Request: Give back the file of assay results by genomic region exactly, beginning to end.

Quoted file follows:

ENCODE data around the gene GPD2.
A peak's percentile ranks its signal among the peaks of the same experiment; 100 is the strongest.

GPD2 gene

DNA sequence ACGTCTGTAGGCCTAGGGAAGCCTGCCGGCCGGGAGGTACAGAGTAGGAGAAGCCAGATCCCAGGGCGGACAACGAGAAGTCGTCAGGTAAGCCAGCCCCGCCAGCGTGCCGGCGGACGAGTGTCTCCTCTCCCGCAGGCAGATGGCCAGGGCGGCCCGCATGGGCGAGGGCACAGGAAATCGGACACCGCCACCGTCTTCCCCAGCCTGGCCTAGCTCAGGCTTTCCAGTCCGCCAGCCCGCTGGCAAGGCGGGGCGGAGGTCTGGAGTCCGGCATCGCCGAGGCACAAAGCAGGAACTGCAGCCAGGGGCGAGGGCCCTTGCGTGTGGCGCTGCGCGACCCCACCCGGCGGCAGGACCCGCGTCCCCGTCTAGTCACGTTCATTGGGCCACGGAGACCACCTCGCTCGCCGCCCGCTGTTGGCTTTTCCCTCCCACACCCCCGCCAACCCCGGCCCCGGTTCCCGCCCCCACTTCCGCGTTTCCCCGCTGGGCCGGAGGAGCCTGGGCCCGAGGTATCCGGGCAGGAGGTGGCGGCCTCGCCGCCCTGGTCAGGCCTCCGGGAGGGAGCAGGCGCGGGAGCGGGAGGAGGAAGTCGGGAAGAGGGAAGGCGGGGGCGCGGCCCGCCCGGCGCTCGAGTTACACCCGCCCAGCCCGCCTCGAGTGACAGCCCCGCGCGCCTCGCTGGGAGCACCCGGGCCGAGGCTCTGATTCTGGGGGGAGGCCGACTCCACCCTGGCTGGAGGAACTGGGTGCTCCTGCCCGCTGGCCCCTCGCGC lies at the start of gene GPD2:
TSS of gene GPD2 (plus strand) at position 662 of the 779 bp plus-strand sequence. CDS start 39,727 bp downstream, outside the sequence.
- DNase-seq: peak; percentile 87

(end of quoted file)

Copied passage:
ENCODE data around the gene GPD2.
A peak's percentile ranks its signal among the peaks of the same experiment; 100 is the strongest.

GPD2 gene

DNA sequence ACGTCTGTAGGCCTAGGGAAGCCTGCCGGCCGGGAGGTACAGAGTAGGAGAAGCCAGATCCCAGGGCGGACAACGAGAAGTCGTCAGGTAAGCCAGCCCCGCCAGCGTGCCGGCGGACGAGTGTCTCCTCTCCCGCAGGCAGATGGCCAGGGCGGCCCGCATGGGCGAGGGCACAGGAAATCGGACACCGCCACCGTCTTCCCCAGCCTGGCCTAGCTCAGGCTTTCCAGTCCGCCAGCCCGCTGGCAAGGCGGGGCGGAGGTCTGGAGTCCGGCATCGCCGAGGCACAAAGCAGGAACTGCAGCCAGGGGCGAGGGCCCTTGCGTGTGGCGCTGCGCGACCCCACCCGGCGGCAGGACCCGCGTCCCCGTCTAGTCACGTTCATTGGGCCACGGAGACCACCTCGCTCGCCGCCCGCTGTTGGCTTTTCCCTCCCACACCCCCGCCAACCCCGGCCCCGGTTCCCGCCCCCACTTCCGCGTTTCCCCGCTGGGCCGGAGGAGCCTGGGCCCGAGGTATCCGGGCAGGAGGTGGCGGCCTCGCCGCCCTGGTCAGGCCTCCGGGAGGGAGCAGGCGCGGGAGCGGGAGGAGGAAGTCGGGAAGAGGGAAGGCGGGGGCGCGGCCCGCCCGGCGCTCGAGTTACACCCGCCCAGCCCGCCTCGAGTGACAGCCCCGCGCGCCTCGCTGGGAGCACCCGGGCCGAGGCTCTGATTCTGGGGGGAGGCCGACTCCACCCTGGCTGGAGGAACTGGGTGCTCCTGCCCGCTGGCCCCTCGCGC lies at the start of gene GPD2:
TSS of gene GPD2 (plus strand) at position 662 of the 779 bp plus-strand sequence. CDS start 39,727 bp downstream, outside the sequence.
- DNase-seq: peak; percentile 87